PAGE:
1. ## pointwise limit.

if Fn(x) = x^(1/n) with Fn: [0,infinity) -> R

Find the pointwise limit of Fn(x)

this is what i have done:

x=0 Fn(x) -> 0
x!=0 Fn(x) -> 1

Is this correct... Im new to this so im not quite show about my answer

2. Originally Posted by Dreamer78692
if Fn(x) = x^(1/n) with Fn: [0,infinity) -> R

Find the pointwise limit of Fn(x)

this is what i have done:

x=0 Fn(x) -> 0
x!=0 Fn(x) -> 1

Is this correct... Im new to this so im not quite show about my answer

Ok, so how do you think we should show it (you're answer is correct)

3. Do you mean how I arrived at my answer???
If so I used a theorem that states that a(1/n) -> 1 as n -> infinity where a is an element of R.

Sorry there is a second part to this question that is:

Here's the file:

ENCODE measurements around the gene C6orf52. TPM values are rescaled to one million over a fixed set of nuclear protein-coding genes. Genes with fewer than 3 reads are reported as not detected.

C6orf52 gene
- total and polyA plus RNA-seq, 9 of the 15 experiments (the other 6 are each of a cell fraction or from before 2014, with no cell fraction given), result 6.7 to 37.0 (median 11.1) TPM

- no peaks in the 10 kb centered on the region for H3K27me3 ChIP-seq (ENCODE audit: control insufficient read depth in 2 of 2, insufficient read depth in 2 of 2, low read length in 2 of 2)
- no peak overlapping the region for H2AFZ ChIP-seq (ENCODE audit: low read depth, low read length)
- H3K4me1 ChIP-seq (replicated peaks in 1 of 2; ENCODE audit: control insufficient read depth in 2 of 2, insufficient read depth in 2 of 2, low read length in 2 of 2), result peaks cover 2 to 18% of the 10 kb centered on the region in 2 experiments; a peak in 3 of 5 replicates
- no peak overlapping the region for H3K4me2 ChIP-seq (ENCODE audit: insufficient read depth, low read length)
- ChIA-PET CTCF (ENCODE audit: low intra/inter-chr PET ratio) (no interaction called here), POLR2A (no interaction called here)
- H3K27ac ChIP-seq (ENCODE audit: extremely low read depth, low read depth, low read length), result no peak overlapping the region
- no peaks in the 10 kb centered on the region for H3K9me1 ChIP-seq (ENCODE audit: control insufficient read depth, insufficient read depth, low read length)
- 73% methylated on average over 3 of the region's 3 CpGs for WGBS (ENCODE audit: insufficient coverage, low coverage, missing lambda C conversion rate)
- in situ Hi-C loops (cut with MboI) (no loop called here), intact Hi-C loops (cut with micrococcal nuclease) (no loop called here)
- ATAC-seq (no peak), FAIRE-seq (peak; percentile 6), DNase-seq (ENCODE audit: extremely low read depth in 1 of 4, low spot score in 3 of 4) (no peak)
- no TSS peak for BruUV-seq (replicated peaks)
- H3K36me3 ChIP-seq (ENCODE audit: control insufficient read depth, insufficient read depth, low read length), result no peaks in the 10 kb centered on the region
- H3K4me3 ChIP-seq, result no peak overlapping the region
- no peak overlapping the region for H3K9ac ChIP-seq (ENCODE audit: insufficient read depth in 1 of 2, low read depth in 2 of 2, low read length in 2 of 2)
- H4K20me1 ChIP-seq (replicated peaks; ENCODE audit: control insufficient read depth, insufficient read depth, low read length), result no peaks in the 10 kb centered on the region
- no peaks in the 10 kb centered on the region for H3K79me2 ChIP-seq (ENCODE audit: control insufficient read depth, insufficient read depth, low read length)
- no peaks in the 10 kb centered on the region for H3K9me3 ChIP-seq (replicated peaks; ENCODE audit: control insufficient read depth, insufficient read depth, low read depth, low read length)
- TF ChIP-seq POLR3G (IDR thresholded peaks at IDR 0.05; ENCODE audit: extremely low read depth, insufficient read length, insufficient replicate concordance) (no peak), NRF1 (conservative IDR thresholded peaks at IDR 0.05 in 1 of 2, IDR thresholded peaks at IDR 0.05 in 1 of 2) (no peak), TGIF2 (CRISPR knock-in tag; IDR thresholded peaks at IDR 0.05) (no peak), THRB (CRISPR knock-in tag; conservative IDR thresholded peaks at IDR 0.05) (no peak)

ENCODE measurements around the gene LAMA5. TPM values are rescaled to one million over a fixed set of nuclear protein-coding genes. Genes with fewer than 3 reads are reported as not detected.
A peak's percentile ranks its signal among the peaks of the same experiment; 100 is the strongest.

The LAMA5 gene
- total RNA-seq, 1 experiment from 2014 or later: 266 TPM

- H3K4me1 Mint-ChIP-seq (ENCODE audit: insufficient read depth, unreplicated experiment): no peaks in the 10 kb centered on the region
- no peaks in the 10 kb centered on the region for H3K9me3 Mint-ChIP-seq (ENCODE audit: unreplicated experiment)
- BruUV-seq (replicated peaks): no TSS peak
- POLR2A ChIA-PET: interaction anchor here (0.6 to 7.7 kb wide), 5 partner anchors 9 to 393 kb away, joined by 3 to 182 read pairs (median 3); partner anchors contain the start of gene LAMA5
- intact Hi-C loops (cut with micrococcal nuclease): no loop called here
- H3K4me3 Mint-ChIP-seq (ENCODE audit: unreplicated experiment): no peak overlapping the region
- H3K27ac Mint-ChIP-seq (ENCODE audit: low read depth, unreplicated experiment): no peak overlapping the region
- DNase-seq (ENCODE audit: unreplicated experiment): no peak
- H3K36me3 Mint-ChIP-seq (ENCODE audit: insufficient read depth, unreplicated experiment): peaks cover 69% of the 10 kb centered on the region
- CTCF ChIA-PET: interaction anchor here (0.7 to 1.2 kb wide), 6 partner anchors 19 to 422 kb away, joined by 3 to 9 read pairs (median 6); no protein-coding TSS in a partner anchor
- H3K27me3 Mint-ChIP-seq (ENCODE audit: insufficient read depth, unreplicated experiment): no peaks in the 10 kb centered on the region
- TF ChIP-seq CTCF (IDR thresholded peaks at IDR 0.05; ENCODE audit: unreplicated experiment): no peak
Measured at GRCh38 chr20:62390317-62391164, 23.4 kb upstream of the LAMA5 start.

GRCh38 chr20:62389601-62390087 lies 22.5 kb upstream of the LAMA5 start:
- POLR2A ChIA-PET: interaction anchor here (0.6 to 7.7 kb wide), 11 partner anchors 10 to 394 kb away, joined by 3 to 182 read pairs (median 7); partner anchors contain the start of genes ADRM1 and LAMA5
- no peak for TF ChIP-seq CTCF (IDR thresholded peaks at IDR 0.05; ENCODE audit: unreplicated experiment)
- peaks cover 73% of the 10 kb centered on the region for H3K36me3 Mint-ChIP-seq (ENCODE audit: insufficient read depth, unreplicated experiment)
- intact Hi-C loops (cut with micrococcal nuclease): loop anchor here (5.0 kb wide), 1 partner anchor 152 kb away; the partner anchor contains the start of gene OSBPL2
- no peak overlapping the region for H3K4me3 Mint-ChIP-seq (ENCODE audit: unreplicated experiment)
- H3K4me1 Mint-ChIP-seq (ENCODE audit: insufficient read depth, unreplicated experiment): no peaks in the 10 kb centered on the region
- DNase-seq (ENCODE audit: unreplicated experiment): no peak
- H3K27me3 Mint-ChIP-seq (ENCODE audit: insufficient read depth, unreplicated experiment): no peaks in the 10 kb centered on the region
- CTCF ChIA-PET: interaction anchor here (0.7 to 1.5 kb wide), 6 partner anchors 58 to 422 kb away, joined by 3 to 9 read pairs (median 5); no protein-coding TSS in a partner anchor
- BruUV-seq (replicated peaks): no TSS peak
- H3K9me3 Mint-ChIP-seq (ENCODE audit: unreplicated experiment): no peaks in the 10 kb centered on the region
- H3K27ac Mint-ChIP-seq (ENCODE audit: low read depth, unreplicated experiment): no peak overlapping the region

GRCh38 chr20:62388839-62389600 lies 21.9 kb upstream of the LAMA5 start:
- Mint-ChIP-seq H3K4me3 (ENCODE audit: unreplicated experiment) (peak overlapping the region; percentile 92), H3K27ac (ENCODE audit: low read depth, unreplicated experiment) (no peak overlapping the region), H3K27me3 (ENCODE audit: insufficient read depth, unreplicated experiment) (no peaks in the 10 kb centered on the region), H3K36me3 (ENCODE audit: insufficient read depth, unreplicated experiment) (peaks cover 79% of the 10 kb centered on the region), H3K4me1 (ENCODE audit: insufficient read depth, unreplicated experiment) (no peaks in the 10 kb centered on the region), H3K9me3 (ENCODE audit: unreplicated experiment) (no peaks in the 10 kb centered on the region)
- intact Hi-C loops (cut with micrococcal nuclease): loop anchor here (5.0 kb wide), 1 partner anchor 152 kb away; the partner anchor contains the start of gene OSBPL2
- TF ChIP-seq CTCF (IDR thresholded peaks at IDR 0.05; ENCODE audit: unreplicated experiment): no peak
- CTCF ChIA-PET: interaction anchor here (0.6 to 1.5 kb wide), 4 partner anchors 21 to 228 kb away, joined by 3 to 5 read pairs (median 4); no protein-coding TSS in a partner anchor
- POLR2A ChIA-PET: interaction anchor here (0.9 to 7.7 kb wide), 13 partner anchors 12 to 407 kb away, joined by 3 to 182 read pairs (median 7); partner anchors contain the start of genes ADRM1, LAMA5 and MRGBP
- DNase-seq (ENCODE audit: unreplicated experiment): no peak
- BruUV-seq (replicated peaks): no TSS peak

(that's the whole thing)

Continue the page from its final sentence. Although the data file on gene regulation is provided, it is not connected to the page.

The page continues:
Does Fn converge uniformly on [0,1]

My answer is no since sup|x(1/n)| -> 1 as n->infinity

AND

Does Fn converge uniformly on [1/2,1]

My answer is the same as above

I seriously doubt this is correct

4. Originally Posted by Dreamer78692
Do you mean how I arrived at my answer???
If so I used a theorem that states that a(1/n) -> 1 as n -> infinity where a is an element of R.

Sorry there is a second part to this question that is:

Does Fn converge uniformly on [0,1]

My answer is no since sup|x(1/n)| -> 1 as n->infinity

AND

Does Fn converge uniformly on [1/2,1]

My answer is the same as above

I seriously doubt this is correct

Well, it's surely not uniformly convergent since each of the $\displaystyle f_n(x)$'s is continuous but the limit isn't (this is on $\displaystyle [0,\infty)$) That said, I would try re-evaluating the second question.